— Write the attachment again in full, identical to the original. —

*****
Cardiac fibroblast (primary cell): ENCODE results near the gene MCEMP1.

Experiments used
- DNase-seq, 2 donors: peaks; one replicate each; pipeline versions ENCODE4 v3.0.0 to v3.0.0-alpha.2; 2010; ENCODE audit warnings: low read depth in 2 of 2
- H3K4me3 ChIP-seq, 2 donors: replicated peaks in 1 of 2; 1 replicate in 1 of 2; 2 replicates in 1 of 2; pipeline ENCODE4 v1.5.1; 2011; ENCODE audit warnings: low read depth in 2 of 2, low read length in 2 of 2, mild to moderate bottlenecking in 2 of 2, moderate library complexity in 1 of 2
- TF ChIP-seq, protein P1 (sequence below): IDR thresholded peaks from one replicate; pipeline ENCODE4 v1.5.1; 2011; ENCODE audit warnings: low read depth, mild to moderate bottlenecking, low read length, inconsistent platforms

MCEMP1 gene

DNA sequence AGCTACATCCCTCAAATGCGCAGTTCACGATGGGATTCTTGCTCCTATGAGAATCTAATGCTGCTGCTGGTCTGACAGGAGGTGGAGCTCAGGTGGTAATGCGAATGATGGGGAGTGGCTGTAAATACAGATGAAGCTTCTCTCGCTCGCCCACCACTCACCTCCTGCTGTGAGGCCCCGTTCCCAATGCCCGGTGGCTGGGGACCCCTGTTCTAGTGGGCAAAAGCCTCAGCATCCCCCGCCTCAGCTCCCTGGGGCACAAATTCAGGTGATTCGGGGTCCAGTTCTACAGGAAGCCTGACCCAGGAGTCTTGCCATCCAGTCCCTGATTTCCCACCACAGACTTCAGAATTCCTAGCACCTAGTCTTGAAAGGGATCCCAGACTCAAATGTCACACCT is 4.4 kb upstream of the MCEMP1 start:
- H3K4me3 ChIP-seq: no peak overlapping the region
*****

Cardiac fibroblast (primary cell): ENCODE results near the gene MCEMP1.

Experiments used
- DNase-seq, 2 donors: peaks; one replicate each; pipeline versions ENCODE4 v3.0.0 to v3.0.0-alpha.2; 2010; ENCODE audit warnings: low read depth in 2 of 2
- H3K4me3 ChIP-seq, 2 donors: replicated peaks in 1 of 2; 1 replicate in 1 of 2; 2 replicates in 1 of 2; pipeline ENCODE4 v1.5.1; 2011; ENCODE audit warnings: low read depth in 2 of 2, low read length in 2 of 2, mild to moderate bottlenecking in 2 of 2, moderate library complexity in 1 of 2
- TF ChIP-seq, protein P1 (sequence below): IDR thresholded peaks from one replicate; pipeline ENCODE4 v1.5.1; 2011; ENCODE audit warnings: low read depth, mild to moderate bottlenecking, low read length, inconsistent platforms

MCEMP1 gene

DNA sequence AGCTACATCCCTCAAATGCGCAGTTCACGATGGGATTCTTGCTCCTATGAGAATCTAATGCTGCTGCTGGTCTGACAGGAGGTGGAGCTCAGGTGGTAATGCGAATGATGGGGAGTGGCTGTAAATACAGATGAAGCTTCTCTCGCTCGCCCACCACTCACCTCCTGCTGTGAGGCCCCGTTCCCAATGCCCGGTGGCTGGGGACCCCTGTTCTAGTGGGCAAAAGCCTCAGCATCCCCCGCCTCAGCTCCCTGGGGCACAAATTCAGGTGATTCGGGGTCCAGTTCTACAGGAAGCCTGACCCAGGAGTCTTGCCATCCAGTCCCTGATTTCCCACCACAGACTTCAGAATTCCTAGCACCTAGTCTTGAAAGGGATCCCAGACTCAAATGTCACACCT is 4.4 kb upstream of the MCEMP1 start:
- H3K4me3 ChIP-seq: no peak overlapping the region